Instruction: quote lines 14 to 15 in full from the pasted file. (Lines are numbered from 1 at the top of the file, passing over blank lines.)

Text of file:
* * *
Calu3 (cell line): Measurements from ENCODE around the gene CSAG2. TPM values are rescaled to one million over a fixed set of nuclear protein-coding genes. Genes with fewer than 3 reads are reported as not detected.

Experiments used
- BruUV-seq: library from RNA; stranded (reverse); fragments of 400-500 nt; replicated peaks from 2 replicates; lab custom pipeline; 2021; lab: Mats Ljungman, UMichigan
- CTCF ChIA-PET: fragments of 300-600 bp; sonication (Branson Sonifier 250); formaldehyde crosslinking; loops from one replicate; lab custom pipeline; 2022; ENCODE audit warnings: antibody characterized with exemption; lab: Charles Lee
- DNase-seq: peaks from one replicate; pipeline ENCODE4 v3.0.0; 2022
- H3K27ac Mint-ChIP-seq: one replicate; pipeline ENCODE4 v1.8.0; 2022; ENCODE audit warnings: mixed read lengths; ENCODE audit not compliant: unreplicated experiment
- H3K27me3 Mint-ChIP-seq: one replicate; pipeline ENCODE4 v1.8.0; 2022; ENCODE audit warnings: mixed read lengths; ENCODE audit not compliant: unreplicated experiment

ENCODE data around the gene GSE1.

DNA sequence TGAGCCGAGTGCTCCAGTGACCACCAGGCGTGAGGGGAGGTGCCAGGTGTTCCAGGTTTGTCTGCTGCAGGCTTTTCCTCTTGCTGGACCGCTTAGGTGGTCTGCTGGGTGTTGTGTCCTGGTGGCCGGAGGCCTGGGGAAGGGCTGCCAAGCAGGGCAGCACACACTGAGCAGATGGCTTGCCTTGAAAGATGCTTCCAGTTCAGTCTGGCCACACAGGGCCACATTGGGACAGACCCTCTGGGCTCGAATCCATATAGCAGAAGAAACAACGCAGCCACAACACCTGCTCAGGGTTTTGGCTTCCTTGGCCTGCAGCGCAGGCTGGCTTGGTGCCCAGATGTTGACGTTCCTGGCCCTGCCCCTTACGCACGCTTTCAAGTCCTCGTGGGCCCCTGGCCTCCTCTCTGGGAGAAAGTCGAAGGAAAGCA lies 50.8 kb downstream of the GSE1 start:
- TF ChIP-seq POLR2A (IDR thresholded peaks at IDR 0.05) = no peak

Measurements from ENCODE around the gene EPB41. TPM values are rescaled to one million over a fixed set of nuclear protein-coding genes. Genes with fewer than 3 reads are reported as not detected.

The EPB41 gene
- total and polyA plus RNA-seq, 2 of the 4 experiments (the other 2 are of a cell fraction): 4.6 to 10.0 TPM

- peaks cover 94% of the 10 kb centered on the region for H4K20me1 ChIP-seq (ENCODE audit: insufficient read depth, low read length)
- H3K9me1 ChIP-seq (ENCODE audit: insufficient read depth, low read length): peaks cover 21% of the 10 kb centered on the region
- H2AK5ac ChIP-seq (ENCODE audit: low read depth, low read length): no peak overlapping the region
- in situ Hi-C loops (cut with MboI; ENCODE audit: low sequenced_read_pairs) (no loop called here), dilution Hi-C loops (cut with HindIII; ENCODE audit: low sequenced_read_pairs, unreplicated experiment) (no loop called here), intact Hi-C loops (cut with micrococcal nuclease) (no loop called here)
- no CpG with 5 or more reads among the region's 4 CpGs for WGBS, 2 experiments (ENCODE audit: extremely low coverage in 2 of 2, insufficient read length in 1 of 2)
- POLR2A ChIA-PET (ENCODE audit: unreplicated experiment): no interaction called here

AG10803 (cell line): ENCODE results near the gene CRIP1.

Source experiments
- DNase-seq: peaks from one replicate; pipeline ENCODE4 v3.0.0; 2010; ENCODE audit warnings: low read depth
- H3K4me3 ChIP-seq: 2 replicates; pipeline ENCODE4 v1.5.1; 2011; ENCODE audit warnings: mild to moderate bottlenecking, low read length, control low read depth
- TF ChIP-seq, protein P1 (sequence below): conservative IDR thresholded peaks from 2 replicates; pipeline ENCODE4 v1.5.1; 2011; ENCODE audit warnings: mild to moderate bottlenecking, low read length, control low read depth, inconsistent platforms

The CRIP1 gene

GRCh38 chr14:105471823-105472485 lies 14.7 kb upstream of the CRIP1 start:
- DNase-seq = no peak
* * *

- peaks cover 94% of the 10 kb centered on the region for H4K20me1 ChIP-seq (ENCODE audit: insufficient read depth, low read length)
- H3K9me1 ChIP-seq (ENCODE audit: insufficient read depth, low read length): peaks cover 21% of the 10 kb centered on the region